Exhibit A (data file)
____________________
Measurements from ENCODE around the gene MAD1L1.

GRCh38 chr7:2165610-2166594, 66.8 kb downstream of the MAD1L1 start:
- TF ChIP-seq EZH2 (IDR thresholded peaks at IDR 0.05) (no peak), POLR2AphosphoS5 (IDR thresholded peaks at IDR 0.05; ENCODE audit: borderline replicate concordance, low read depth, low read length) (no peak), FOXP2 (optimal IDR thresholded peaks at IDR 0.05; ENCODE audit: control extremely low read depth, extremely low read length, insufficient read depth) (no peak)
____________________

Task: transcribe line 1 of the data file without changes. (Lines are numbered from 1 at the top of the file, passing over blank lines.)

Measurements from ENCODE around the gene MAD1L1.